Innovative value proposition will accelerate India’s electric mobility journey

Saurabh Kumar, Managing Director, Energy Efficiency Services Limited
Reading time: 4 minutes
21 June 2019

Value Proposition

In order to accelerate the scale of EV use in India, we need to generate awareness about the value proposition for consumers. The running cost of an EV is Rs 1.10/km (USD 0.015) as compared to the running cost of petrol and diesel cars at Rs 6 (USD 0.085) and Rs 5.50 (USD 0.078) per km respectively. The long-term savings generated by the transition to EVs from internal combustion engine (ICE) vehicles must be communicated to the consumer in clear terms.

Secondly, it is equally important to instil a sense of confidence in customers. Establishing a robust charging and supporting infrastructure is the first step to generate consumer confidence. The second phase of the ‘Faster Adoption and Manufacturing of Hybrid and Electric Vehicles’ (FAME 2) scheme has earmarked Rs. 10,000 crore (USD 1.43 billion) for setting up EV charging stations in India. It is noteworthy that FAME – 2 emphasizes a robust shared electric mobility ecosystem. I firmly believe that innovative business models will also help to accelerate the scale of EV adoption in India. 

Innovative business models

Sustainable solutions will become widely adopted when they have a strong business case. Under our bulk procurement model, Energy Efficiency Services Limited (EESL) aggregates demand which is stimulating domestic manufacturing and driving down prices – thereby creating a customer-conducive effect.

With a vision to make energy efficiency a way of life, EESL is implementing the world’s largest energy efficiency portfolio in India. We aim to become a Rs-10,000-crore (USD 1.43 billion) company by 2020. EESL is expanding this business model of bulk procurement and demand aggregation to other energy efficiency solutions such as smart meters, Buildings Energy Efficient Program to name a few.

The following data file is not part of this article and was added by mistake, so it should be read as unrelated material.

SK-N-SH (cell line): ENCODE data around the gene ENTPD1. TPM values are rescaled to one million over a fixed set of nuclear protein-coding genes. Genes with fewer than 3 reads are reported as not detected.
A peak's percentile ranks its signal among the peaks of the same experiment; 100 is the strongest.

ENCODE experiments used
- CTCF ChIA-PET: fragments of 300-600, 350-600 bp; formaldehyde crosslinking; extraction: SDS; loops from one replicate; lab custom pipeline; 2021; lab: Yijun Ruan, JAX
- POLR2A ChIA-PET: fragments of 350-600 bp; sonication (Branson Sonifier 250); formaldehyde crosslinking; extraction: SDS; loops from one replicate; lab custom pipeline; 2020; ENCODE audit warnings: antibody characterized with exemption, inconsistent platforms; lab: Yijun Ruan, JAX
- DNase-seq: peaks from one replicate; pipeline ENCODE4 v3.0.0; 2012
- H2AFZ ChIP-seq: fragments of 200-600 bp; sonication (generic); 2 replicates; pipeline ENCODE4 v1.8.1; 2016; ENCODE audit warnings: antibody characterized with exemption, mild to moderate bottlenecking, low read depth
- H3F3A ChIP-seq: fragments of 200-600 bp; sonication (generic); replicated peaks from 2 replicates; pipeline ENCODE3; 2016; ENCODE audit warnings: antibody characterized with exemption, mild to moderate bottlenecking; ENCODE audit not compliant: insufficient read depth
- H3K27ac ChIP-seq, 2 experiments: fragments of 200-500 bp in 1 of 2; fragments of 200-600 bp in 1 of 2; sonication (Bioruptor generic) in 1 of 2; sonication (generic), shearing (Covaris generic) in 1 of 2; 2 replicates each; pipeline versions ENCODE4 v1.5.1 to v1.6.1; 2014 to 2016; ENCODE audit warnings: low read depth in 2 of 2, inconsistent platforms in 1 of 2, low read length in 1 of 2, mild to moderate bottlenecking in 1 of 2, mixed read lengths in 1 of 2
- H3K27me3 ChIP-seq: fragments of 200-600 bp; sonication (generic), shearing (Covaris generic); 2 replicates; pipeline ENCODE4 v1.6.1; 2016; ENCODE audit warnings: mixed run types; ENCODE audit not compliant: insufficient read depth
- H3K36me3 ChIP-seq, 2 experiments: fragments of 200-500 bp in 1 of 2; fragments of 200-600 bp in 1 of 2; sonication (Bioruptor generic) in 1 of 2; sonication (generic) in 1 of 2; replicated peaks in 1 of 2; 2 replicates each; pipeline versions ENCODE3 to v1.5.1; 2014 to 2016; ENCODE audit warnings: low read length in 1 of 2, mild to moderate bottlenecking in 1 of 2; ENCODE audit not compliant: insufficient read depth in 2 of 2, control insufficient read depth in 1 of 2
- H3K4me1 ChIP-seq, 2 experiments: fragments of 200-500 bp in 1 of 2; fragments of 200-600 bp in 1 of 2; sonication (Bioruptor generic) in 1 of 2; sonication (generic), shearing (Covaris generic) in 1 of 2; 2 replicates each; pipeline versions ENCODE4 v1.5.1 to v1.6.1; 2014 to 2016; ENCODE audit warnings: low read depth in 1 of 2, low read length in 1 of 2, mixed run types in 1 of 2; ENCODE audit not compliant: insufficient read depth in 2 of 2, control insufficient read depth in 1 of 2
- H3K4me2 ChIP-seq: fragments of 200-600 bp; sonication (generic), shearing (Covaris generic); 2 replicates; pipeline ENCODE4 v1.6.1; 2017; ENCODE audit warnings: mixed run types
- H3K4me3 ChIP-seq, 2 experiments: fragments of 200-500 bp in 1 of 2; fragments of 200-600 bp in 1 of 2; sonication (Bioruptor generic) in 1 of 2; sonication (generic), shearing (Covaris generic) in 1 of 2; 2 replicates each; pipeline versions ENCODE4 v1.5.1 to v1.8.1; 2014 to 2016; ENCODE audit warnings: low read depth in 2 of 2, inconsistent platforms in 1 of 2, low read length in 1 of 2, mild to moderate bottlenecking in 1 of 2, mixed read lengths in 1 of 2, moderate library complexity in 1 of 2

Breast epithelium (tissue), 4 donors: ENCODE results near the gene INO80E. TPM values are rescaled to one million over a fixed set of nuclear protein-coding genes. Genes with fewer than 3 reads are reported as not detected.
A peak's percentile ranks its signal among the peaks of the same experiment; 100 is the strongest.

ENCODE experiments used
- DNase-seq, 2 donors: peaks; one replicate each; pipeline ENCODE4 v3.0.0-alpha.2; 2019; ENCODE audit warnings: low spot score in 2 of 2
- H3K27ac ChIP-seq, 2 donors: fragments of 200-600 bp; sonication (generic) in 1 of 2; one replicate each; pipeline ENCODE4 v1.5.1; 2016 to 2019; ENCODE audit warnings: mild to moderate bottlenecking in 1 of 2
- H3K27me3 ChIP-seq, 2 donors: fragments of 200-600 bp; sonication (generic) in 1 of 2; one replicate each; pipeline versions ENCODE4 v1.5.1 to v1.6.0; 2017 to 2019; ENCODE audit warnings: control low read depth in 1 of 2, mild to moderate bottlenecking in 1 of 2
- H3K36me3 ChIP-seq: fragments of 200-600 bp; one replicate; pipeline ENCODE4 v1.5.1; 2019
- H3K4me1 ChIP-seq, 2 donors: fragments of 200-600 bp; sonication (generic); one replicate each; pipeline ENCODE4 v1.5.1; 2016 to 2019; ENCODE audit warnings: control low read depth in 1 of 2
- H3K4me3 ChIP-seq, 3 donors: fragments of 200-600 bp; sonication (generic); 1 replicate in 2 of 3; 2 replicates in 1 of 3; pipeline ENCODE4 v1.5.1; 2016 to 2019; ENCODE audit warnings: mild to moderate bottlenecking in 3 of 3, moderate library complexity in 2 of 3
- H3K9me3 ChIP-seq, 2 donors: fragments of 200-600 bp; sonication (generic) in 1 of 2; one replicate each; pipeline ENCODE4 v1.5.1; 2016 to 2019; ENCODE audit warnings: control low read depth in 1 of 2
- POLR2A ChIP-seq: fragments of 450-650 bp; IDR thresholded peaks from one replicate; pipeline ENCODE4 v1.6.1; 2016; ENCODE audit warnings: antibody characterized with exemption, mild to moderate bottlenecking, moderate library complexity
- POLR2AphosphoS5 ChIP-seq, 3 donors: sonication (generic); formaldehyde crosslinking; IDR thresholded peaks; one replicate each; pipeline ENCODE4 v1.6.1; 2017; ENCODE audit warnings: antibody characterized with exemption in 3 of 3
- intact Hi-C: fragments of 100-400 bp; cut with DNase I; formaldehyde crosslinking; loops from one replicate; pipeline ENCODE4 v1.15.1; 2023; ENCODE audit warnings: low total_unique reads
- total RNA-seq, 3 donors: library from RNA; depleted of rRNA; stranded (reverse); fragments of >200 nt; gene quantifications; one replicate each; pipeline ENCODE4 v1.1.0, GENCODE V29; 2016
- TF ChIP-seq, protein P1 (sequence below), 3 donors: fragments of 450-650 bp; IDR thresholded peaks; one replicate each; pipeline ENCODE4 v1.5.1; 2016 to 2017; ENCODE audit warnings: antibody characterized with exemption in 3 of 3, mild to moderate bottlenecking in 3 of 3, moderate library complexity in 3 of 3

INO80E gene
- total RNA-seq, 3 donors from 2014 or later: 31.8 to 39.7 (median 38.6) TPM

Our e-mobility vision entails procuring and deploying electric vehicles in government offices across India. It is estimated that replacing 5,00,000 cars in government offices with EVs over three to four years will lead to fuel savings of about 83.2 crore (832 million) liters and 22.3 lakh (2.23 million) tonnes of CO2 reduction annually.

EESL has signed a Memorandum of Understanding with The Climate Group to promote e-mobility in India through case-studies, speaking forums and EV100 involvement. Besides this, we are also exploring synergies with various urban local bodies to develop a robust public charging infrastructure for EVs, so that customers don’t have to commute long distances for their next car battery fuel-up.

We have joined hands with various municipal bodies such as Ahmedabad, Jaipur and Chennai to set up public charging infrastructure, deploy EVs on contract basis and facilitate their e-mobility transition. It is heartening to note that various innovative models are also coming up domestically and such innovation must be explored further. For instance, recently a first-of-its-kind all electric mobility service offering was launched in New Delhi. It bundles services like ride hailing, car-sharing and shared charging.

Another way to stimulate the electric transition is public transport. Public transport has a massive demand in India, and this can be leveraged for the EV success story. An electric public transport system will also enable every citizen, not just car owners, to benefit from electric mobility. The FAME 2 includes many incentives for shared electric mobility. States such as Tamil Nadu have already started working towards an electric public transport system

Cab aggregators, some of whom have already started EV pilots, can also be brought on board to accelerate the uptake of EVs. Their cabs are on the road for a longer time than personal vehicles and their electric transition will have a significant impact on not only the e-mobility ecosystem but also air pollution levels. Consumer experience of these cabs can also be the experiential trigger for people to try out EVs for themselves. Many consumers, in fact, prefer cabs because the cost of fuel, which is a major component in private ownership, and severe traffic congestion, make navigating cars around the city uncomfortable and inconvenient. The promise of travelling around the city at a low cost and lower carbon footprint may further increase demand.

Battery storage is key to ensuring a smooth transition to e-mobility. However, battery prices could be a deterrent to making EVs an attractive option. Interestingly, globally the demand for EVs is on the rise and the prices of batteries are coming down. This trend is likely to continue.

Also, under the National Mission on Transformative Mobility and Battery Storage, which encourages setting up large-scale, export-competitive integrated batteries and cell-manufacturing giga-plants, India has expressed its intent to create a robust domestic manufacturing infrastructure.

In conclusion, the intersection of proactive policy, an agile mobility ecosystem, and compelling consumer use cases will be the driver of India’s EV success story.

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